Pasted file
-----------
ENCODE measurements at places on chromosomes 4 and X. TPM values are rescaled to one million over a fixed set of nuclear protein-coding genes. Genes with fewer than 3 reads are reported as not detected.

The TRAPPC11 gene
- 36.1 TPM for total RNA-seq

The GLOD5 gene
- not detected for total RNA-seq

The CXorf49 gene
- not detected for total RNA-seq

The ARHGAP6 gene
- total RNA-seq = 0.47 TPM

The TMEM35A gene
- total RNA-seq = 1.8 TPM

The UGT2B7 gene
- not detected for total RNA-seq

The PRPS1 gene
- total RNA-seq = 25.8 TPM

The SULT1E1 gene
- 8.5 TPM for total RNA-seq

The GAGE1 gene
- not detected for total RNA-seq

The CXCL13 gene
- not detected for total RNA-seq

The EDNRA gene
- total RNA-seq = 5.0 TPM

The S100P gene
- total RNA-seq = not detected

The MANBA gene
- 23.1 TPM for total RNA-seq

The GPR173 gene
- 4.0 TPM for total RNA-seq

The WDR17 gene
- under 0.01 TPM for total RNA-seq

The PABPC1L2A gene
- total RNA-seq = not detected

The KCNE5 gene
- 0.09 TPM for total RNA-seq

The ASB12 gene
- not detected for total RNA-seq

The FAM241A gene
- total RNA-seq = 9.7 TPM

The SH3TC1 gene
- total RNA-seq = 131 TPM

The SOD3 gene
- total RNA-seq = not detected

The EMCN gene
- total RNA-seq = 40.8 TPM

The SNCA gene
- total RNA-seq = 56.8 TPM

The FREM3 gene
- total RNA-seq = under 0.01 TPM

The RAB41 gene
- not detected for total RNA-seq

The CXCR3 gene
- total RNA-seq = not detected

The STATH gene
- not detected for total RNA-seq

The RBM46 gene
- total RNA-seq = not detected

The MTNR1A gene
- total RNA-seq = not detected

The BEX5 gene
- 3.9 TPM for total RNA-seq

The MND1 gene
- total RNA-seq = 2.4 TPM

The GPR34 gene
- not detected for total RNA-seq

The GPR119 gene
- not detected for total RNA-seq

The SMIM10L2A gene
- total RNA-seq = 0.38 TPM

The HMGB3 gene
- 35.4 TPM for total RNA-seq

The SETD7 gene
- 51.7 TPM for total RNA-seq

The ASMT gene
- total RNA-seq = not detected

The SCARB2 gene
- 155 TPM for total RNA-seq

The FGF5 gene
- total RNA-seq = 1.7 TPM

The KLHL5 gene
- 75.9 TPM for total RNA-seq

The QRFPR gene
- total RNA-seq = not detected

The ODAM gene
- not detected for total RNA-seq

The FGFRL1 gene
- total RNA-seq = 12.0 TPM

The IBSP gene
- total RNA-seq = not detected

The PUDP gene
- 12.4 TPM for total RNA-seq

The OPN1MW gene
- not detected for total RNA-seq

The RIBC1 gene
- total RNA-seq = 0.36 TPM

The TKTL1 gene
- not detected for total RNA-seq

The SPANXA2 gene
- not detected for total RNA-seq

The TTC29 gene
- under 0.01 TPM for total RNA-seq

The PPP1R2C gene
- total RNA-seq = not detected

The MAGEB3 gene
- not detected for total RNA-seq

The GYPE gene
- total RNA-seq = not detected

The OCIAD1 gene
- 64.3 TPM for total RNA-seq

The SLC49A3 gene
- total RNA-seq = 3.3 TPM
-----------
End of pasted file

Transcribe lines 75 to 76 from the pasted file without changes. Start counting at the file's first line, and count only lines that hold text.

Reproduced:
- total RNA-seq = not detected

The SCARB2 gene